DSLR Macro on the Cheap!




Introduction: DSLR Macro on the Cheap!

There are already a few of these but I wanted to post my own version as im rather happy with my results! :)

The great thing about this project is that you can make it as long/short as you yourself require (longer tube=closer macro) AND it will fit with any lens made for the canon EOS series! :)

one thing to note, if you make a long tube it will allow you to take photos SUPERCLOSE, but your "focus-range" will be minimal, meaning that if the object your taking a picture of has any curves, only a tiny portion will be in focus


Things you will need!!

Cover for your DSLR Body
Cover for your DSLR lens, as in socketcover.
A tube of some sort, I used  a roll that used to have giftrope on it (anything that dosent let through light can work)
A hot glue gun
A dremel or other tool for making holes in your covers
Black Electrical-tape

*if wanted*
a bottle or other tube to fit over the "lens-extension" to make it prettier :)

Step 1: CUTTING! WOO!!

Use a dremel tool, or other method, to remove the center of both caps, get rid of all plastic that isnt holding the lense/camera.

These caps will be Glued onto the ends of the tube, allowing the tube to fit into your DSLR body like a lens would.
Then the same goes for the other end of the tube, but with the socketcap that allows you to put your lens into the extension.

Step 2: Finding a Tube, Cutting It.

The tube I used was a plastic-roll for giftrope (dont know specific name sorry).
Turned out it was a good fit :)

Cut your tube into a desirable length, to find out you´ll have to experiment with different lengths, thats what I did :)

Step 3: What Happend?!

Im sorry but I got a bit carried away during the project and didnt take enough photos, BUT I havnt done as much as it might seem!

All that has happend here is the following:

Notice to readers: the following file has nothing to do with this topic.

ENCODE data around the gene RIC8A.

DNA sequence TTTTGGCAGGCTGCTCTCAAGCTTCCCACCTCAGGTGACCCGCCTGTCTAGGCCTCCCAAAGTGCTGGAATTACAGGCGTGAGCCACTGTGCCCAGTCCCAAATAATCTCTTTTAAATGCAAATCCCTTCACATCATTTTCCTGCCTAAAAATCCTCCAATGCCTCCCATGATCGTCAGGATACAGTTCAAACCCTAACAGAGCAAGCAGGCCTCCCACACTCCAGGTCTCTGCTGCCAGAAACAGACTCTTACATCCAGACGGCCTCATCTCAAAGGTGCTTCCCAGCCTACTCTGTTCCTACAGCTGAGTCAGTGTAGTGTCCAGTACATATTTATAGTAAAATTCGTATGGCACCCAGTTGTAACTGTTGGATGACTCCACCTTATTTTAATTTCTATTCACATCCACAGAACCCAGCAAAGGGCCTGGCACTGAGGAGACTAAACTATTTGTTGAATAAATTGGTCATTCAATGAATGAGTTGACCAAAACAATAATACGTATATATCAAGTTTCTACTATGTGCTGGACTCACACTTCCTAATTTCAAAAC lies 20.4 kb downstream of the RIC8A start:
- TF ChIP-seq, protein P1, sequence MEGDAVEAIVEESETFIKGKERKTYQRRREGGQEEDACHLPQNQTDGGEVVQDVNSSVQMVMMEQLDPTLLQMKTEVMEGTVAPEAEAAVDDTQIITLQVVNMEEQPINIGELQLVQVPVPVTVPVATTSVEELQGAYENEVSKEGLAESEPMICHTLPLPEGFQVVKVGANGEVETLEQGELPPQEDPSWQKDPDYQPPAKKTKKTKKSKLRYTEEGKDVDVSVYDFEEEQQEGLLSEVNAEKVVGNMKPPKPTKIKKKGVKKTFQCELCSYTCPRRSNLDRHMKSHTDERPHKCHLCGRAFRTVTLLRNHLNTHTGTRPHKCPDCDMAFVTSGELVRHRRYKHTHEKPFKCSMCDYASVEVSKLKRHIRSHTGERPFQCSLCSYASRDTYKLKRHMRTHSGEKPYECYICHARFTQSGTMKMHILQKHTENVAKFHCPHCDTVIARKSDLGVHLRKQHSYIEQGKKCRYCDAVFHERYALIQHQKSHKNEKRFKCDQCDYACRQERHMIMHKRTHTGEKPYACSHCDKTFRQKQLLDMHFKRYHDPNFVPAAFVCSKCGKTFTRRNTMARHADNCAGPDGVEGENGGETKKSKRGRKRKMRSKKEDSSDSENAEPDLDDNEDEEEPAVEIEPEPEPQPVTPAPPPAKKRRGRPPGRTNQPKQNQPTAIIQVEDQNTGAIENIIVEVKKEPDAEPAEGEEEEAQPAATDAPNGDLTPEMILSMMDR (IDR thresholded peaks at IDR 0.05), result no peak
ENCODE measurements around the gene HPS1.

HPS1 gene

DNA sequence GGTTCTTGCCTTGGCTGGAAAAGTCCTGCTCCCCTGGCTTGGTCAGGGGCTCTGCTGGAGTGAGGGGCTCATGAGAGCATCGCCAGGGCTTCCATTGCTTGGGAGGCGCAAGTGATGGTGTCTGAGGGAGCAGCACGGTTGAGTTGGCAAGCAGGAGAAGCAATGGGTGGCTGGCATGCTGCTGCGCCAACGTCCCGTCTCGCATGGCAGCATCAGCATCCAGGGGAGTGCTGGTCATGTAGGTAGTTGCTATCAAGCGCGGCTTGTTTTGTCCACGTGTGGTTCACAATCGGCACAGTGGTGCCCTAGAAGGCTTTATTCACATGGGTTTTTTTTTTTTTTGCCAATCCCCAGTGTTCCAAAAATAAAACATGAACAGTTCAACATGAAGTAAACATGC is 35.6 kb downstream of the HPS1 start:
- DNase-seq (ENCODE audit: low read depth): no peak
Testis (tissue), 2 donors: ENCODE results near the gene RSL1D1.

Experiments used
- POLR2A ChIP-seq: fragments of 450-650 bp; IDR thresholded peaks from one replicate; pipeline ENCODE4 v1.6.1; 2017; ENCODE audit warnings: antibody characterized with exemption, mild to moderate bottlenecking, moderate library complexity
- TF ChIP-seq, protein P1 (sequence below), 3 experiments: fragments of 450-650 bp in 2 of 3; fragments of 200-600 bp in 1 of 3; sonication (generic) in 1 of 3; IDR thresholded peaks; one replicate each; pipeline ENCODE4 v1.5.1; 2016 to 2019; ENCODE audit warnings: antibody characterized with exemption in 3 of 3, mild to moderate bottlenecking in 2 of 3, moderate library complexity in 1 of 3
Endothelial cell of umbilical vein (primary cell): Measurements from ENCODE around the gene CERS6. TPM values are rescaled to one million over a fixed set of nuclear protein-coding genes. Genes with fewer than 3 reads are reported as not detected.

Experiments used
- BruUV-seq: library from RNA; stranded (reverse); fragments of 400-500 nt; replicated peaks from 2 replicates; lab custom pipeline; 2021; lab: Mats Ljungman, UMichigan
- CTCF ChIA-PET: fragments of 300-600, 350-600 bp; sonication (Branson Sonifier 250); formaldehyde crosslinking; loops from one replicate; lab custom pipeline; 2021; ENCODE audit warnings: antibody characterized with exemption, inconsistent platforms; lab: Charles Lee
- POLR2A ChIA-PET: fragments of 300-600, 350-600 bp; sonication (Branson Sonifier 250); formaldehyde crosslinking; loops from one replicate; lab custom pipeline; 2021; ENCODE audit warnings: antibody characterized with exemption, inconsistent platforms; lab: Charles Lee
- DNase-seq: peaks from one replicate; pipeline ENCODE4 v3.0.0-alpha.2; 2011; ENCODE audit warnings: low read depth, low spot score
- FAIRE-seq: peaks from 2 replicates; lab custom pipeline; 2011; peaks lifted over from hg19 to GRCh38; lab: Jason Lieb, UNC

1. I glued my two lenscaps onto my tube using hot glue.

2. I cut my tube in the middle , made it shorter, and glued it back together as one piece 

3. I used black Electrical tape where I had glued to make sure no light came into the tube

4. I cut a clear plastic bottle and fitted it over my extension to make it prettier. (had to sand down the tube before putting  on the bottletube)

5.Painted it :)

Step 4: Inside and Finished Extension

As you can see the inside of the tube isnt smooth at all, and it dosent have to be.

What is important is that there is nothing covering the view for the mirror in your DSLR, and no light coming into the extension, I used alot of black electrical-tape as you can see in previous steps :)

Step 5: Final Product and Pictures!

So here is the final product! 

So a check list for your own extension.

Lens is aligned with the camera when fixed to it´s extension (in other words your extension is straight) 
Your extension shuts out ALL exterior light

thats pretty much it, hope you all enjoyed this instructable, its my first :)


Do check out the links as they are the only way you will see how immense the macro is! :)



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    34 Discussions

    His steps remind me of "Draw two circles, Draw the damn owl"

    I used a rustoleum spray paint can's cap, works perfect for my Canon. Cheers to a great instructable!

    1 reply

    at your request: http://snelpiller.deviantart.com/gallery/29084300 a few more test pictures, still only trying to demonstrate the macro and not really any special pictures in themselfs, but maybe it gives you an idea of what it does :)

    I'm making one of these, but I'm also adding a fotosharp adapter from my astroimaging rig, and the tube is part of a t-ring adapter from the astroimaging setup as well.

    Fotosharp adaptor: http://www.zerobyzero.ca/Starstruck/?page_id=264